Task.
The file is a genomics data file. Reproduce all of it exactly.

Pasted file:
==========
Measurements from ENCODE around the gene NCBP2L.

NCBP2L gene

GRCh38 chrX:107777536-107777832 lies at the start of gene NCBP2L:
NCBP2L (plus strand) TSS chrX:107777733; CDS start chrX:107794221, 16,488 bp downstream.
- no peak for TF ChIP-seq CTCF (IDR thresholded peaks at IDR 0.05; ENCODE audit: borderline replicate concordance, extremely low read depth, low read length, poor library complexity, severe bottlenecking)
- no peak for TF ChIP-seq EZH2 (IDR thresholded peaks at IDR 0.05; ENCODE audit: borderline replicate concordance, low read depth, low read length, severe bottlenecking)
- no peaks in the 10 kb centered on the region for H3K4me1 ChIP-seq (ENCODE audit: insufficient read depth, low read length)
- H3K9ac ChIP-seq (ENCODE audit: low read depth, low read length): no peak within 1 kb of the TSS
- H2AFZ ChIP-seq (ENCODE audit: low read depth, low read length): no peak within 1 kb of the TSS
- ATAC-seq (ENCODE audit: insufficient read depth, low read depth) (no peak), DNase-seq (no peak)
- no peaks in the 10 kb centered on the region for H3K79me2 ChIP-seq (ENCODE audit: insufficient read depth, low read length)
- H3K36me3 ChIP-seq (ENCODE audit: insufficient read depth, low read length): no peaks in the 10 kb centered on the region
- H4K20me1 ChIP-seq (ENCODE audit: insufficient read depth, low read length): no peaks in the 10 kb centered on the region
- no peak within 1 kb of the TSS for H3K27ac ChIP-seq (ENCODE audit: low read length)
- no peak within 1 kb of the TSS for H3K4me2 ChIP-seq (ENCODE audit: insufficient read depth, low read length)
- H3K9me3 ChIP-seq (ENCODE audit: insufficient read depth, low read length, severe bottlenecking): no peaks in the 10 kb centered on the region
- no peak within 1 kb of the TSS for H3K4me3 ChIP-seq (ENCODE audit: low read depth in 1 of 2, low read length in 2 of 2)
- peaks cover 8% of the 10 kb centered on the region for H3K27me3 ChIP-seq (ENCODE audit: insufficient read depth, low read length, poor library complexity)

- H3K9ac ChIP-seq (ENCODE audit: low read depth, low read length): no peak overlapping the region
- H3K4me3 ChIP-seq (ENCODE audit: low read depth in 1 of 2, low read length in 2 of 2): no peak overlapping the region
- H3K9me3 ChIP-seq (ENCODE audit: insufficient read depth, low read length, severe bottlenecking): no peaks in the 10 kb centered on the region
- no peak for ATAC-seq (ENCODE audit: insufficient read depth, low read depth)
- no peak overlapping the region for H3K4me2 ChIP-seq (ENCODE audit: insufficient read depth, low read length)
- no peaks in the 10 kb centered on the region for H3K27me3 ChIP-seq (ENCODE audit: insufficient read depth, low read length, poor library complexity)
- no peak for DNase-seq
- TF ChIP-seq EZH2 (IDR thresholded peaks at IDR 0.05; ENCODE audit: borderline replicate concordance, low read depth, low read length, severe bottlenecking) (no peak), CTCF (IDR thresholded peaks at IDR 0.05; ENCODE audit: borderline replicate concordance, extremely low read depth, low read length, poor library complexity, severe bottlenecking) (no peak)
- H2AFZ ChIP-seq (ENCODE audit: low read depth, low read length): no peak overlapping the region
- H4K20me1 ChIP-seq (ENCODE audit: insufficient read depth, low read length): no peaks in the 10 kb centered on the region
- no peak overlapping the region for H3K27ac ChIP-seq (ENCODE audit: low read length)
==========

Measurements from ENCODE around the gene NCBP2L.

NCBP2L gene

GRCh38 chrX:107777536-107777832 lies at the start of gene NCBP2L:
NCBP2L (plus strand) TSS chrX:107777733; CDS start chrX:107794221, 16,488 bp downstream.
- no peak for TF ChIP-seq CTCF (IDR thresholded peaks at IDR 0.05; ENCODE audit: borderline replicate concordance, extremely low read depth, low read length, poor library complexity, severe bottlenecking)
- no peak for TF ChIP-seq EZH2 (IDR thresholded peaks at IDR 0.05; ENCODE audit: borderline replicate concordance, low read depth, low read length, severe bottlenecking)
- no peaks in the 10 kb centered on the region for H3K4me1 ChIP-seq (ENCODE audit: insufficient read depth, low read length)
- H3K9ac ChIP-seq (ENCODE audit: low read depth, low read length): no peak within 1 kb of the TSS
- H2AFZ ChIP-seq (ENCODE audit: low read depth, low read length): no peak within 1 kb of the TSS
- ATAC-seq (ENCODE audit: insufficient read depth, low read depth) (no peak), DNase-seq (no peak)
- no peaks in the 10 kb centered on the region for H3K79me2 ChIP-seq (ENCODE audit: insufficient read depth, low read length)
- H3K36me3 ChIP-seq (ENCODE audit: insufficient read depth, low read length): no peaks in the 10 kb centered on the region
- H4K20me1 ChIP-seq (ENCODE audit: insufficient read depth, low read length): no peaks in the 10 kb centered on the region
- no peak within 1 kb of the TSS for H3K27ac ChIP-seq (ENCODE audit: low read length)
- no peak within 1 kb of the TSS for H3K4me2 ChIP-seq (ENCODE audit: insufficient read depth, low read length)
- H3K9me3 ChIP-seq (ENCODE audit: insufficient read depth, low read length, severe bottlenecking): no peaks in the 10 kb centered on the region
- no peak within 1 kb of the TSS for H3K4me3 ChIP-seq (ENCODE audit: low read depth in 1 of 2, low read length in 2 of 2)
- peaks cover 8% of the 10 kb centered on the region for H3K27me3 ChIP-seq (ENCODE audit: insufficient read depth, low read length, poor library complexity)

- H3K9ac ChIP-seq (ENCODE audit: low read depth, low read length): no peak overlapping the region
- H3K4me3 ChIP-seq (ENCODE audit: low read depth in 1 of 2, low read length in 2 of 2): no peak overlapping the region
- H3K9me3 ChIP-seq (ENCODE audit: insufficient read depth, low read length, severe bottlenecking): no peaks in the 10 kb centered on the region
- no peak for ATAC-seq (ENCODE audit: insufficient read depth, low read depth)
- no peak overlapping the region for H3K4me2 ChIP-seq (ENCODE audit: insufficient read depth, low read length)
- no peaks in the 10 kb centered on the region for H3K27me3 ChIP-seq (ENCODE audit: insufficient read depth, low read length, poor library complexity)
- no peak for DNase-seq
- TF ChIP-seq EZH2 (IDR thresholded peaks at IDR 0.05; ENCODE audit: borderline replicate concordance, low read depth, low read length, severe bottlenecking) (no peak), CTCF (IDR thresholded peaks at IDR 0.05; ENCODE audit: borderline replicate concordance, extremely low read depth, low read length, poor library complexity, severe bottlenecking) (no peak)
- H2AFZ ChIP-seq (ENCODE audit: low read depth, low read length): no peak overlapping the region
- H4K20me1 ChIP-seq (ENCODE audit: insufficient read depth, low read length): no peaks in the 10 kb centered on the region
- no peak overlapping the region for H3K27ac ChIP-seq (ENCODE audit: low read length)